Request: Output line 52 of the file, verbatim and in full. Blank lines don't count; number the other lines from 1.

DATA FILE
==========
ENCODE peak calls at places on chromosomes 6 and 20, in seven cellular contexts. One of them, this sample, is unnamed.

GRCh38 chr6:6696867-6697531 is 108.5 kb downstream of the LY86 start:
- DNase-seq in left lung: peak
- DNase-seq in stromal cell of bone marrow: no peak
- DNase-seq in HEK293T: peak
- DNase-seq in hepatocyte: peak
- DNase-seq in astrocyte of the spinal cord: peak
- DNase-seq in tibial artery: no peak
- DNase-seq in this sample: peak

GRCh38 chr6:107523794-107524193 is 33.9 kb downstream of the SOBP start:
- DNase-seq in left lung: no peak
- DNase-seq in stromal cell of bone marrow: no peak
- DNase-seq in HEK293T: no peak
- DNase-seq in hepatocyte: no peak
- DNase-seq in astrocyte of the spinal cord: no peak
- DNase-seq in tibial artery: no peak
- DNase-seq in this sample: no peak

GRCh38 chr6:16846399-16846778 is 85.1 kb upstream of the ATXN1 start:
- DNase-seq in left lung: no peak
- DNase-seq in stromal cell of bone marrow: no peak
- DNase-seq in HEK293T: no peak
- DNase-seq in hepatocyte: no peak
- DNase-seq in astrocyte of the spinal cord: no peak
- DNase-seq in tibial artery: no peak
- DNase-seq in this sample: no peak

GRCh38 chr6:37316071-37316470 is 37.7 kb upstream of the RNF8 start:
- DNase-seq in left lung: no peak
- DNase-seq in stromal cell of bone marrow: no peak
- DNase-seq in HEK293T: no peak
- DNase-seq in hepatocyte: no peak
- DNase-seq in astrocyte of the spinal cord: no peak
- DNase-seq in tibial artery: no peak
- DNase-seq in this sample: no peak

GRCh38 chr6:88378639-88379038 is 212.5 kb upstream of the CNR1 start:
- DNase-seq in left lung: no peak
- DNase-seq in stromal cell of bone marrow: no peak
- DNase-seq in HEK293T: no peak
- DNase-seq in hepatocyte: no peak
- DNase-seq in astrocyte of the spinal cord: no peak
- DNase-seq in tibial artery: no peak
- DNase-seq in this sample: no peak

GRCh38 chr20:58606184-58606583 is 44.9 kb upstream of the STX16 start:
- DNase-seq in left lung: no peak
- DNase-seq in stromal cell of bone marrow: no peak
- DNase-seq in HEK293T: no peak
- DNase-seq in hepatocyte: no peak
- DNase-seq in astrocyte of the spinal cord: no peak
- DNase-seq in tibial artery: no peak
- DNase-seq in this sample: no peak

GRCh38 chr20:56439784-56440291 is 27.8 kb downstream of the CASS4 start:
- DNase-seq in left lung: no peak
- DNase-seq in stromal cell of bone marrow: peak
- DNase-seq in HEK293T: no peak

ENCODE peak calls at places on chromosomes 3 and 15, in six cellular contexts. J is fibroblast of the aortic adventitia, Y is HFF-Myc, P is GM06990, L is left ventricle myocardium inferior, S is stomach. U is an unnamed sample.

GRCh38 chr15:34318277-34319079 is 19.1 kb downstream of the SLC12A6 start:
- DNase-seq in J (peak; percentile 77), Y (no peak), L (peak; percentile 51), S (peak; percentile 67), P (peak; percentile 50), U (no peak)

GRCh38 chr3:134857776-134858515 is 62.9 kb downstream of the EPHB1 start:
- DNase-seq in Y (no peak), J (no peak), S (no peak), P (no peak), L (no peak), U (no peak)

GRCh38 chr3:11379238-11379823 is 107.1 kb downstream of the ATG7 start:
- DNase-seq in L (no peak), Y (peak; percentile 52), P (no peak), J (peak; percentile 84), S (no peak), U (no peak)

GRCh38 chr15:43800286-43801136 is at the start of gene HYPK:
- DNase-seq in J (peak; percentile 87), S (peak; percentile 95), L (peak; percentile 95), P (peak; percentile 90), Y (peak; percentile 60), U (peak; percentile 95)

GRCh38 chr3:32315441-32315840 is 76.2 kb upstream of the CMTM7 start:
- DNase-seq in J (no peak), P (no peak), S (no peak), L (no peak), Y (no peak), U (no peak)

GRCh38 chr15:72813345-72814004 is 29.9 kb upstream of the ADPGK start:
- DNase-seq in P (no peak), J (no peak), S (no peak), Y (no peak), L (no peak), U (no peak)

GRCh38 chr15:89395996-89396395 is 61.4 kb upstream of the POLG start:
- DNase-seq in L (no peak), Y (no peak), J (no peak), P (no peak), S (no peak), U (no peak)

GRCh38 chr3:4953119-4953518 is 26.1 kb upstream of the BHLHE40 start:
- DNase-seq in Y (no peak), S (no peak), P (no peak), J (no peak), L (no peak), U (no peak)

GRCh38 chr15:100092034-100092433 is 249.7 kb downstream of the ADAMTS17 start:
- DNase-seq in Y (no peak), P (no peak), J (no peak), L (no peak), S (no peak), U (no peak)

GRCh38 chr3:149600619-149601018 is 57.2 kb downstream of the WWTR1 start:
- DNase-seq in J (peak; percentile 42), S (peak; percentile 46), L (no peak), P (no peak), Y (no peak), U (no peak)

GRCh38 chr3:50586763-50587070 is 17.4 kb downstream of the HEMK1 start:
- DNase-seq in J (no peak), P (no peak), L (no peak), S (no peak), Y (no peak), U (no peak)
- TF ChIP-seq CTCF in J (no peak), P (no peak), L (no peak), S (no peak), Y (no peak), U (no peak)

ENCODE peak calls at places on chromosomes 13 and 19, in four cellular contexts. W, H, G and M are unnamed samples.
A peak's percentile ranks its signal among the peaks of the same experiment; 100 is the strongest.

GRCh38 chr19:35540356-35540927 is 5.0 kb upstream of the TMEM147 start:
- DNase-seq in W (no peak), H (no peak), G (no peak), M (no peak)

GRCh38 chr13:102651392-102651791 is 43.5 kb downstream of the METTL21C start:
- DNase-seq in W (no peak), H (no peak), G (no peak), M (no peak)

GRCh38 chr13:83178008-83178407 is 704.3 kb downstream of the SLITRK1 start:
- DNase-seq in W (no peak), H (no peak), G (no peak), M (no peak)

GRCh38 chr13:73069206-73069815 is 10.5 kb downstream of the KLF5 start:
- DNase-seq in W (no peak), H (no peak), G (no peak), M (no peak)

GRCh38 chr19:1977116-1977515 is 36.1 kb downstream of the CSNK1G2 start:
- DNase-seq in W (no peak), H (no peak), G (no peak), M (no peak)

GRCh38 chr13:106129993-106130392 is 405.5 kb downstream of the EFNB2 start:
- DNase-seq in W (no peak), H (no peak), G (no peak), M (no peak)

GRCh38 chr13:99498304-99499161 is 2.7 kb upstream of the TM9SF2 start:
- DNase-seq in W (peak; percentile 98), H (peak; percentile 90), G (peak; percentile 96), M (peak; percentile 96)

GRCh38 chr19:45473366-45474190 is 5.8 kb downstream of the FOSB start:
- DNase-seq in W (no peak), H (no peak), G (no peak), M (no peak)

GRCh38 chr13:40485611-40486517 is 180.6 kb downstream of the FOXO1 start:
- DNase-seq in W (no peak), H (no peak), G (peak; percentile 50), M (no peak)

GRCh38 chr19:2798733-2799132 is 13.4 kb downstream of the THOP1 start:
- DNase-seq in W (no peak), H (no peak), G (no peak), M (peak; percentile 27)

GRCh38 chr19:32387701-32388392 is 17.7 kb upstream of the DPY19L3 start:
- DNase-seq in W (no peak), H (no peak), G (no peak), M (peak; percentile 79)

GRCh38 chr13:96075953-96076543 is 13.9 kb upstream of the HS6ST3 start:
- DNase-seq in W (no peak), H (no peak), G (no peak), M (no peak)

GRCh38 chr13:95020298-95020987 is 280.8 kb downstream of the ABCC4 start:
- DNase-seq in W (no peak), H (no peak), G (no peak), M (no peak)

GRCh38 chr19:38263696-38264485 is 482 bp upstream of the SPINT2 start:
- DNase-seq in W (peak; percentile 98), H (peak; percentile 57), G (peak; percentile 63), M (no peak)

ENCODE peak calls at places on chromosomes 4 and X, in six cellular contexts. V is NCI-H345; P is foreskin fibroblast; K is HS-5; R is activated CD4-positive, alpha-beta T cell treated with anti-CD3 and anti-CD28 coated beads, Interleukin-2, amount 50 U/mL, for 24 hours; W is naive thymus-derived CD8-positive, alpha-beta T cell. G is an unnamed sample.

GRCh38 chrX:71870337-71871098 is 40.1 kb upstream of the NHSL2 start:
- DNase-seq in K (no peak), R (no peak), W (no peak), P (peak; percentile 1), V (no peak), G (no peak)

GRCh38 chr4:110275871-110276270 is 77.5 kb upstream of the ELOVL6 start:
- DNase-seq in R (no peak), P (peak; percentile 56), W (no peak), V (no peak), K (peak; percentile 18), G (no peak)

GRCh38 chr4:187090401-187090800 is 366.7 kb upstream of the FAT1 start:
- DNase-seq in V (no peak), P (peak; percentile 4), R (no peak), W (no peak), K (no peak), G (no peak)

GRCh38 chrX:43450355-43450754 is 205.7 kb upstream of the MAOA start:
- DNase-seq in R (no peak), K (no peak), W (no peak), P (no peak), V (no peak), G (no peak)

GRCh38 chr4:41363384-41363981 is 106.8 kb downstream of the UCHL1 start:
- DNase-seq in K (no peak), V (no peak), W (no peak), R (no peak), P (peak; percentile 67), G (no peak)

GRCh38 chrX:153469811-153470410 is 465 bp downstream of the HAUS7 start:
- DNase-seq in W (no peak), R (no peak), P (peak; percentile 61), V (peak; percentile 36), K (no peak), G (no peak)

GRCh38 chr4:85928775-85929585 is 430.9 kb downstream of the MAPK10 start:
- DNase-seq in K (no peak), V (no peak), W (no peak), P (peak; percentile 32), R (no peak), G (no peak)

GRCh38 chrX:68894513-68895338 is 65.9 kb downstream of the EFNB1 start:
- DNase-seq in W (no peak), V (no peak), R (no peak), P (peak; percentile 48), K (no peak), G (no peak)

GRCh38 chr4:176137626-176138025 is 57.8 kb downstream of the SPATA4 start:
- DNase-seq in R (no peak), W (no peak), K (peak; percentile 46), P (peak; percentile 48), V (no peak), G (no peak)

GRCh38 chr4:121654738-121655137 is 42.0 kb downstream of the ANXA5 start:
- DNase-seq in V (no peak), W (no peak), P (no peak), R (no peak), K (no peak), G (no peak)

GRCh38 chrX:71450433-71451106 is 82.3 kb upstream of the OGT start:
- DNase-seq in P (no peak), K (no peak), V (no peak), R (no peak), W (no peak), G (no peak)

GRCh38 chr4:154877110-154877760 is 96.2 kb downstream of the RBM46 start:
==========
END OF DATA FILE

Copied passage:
- DNase-seq in stromal cell of bone marrow: peak